• FaceTime for 911 calls: New tool gives dispatchers access to your phone's camera

    By: Craig Lucie

    Updated:

    DOUGLAS COUNTY, Ga. - If you're ever in trouble and have to call 911, dispatchers in some metro counties can now access your phone's camera to help.

    The Douglas County Emergency 911 Center is the latest department using technology that's like FaceTime for 911 dispatchers, and the company behind it says the lifesaving tool is long overdue.

    Seconds count in any emergency and one of the hardest parts of the job for dispatchers is pinpointing a caller’s exact location for first responders.

    “It’s been upsetting for me as a director. My Uber driver can find where I am but 911 can’t,” said Chad Labree with Carbyne 911.

    Labree used to be a dispatcher, but when he found out about the Israeli-based company Carbyne 911, he joined them to spread the technology behind the business.

    “It needed to happen. This technology must happen,” Labree said.


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    The technology helps 911 dispatchers immediately locate where an emergency is unfolding, but that’s not all.

    “Wherever that phone is, they can keep an eye on it for the duration of the call,” Labree said.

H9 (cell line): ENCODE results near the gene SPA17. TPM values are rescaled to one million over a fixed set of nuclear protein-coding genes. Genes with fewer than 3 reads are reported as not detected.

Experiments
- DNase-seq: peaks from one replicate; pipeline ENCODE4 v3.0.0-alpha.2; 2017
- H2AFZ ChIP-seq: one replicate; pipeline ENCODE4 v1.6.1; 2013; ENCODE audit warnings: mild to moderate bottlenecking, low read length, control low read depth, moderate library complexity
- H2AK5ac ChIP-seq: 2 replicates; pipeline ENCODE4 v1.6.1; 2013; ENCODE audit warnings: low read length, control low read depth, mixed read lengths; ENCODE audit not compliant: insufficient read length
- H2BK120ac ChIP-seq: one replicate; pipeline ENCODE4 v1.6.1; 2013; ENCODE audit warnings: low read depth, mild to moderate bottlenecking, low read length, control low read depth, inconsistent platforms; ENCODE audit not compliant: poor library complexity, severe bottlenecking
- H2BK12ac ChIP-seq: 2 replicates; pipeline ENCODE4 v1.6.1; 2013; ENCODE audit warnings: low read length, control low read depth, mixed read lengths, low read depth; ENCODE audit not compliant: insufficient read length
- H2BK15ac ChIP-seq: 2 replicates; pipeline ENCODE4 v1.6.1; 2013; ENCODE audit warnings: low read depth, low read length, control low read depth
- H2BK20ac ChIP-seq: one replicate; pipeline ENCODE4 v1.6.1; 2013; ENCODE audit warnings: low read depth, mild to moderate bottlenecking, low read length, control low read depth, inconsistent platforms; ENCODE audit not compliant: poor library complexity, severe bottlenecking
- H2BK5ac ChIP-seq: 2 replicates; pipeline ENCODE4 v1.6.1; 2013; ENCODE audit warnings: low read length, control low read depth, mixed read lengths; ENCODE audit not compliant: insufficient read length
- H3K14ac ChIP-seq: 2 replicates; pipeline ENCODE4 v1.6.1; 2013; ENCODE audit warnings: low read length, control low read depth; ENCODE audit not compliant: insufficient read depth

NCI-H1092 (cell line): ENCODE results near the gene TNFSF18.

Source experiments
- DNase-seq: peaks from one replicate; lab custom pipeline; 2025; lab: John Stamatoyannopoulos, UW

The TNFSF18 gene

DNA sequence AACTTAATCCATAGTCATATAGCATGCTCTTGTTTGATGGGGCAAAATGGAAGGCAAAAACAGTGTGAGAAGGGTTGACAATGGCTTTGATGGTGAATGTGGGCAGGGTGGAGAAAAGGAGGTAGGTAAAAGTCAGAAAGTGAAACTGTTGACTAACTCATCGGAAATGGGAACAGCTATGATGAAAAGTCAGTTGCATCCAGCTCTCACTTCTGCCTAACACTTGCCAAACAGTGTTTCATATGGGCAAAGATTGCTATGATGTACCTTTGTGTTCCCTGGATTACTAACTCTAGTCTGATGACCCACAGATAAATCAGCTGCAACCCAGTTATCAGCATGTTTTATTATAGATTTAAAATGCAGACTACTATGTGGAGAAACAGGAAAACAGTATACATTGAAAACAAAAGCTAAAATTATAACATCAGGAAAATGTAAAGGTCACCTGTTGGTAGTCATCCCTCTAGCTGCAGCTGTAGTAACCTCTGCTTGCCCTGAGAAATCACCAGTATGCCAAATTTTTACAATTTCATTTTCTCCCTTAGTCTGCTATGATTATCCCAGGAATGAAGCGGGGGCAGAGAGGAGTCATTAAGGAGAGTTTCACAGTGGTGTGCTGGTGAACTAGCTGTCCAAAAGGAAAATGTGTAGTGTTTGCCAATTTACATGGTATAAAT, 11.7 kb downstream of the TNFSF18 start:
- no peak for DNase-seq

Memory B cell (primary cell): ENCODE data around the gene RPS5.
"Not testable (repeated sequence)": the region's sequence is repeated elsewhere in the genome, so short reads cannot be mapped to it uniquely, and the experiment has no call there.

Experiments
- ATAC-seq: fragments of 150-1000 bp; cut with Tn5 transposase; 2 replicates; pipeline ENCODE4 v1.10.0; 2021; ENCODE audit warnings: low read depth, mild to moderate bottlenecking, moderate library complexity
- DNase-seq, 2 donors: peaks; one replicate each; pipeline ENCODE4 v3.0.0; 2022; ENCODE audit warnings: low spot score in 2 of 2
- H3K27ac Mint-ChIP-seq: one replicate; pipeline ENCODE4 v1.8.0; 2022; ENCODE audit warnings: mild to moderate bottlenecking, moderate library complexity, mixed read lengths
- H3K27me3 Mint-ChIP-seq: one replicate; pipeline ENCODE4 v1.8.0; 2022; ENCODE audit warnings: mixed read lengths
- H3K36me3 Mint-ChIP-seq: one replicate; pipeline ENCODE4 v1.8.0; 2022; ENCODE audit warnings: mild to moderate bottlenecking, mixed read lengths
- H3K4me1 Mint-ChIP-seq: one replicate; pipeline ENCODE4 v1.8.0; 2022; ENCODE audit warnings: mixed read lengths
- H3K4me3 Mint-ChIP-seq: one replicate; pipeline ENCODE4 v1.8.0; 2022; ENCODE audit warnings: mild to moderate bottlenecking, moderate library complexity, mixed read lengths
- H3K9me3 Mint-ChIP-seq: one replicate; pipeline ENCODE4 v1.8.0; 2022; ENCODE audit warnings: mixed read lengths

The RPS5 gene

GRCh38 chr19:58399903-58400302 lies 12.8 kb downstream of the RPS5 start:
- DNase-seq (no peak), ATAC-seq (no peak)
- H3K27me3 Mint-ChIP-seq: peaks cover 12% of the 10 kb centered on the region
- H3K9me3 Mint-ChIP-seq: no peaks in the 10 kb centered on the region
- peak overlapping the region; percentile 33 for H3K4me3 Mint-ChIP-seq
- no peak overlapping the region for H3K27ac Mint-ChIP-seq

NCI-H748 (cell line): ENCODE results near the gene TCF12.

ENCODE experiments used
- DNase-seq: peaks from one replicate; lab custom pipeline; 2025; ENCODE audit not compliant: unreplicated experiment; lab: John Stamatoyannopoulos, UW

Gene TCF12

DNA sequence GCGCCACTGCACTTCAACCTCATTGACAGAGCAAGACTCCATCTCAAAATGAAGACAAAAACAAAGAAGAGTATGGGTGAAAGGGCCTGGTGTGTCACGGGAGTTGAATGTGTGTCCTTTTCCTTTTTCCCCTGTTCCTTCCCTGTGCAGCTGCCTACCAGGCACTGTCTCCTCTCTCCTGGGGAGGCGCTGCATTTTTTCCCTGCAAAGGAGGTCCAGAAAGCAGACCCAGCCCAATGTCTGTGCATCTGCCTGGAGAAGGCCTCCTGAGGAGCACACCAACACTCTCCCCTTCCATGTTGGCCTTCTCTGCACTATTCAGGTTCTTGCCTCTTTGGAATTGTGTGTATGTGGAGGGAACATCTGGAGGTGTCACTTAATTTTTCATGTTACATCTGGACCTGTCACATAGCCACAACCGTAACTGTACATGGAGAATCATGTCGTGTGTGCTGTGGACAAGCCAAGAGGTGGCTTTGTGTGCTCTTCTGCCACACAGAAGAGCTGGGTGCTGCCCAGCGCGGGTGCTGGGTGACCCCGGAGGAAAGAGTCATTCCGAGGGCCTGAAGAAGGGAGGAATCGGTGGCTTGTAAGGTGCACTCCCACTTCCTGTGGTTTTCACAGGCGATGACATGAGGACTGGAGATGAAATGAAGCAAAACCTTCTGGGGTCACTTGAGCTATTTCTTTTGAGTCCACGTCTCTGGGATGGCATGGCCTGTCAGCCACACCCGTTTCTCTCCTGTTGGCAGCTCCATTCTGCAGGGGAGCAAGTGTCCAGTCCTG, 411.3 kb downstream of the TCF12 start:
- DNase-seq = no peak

“It’s like FaceTime. The dispatcher is able to send a link,” Douglas County communications director Rick Martin said.

    Martin said one of their dispatchers just received an award for helping first responders get an impaired driver off the streets.

    “We were able to protect anyone on the road,” Martin said.

    Fayette County was the first in the United States to use this technology. Douglas is now the second in the metro area, after commissioners unanimously approved using the technology -- and by the looks of things, there could be more to come.

    Public safety departments all over the world are starting to use it and there are many success stories.

    "In Mexico, a lady was delivering a baby, lost cellphone connection and that video was able to assist the dispatcher and give them instructions to successfully deliver the baby," Labree said.

    The service costs about $500 per dispatcher per year, and public safety departments around the world say it's money well spent.

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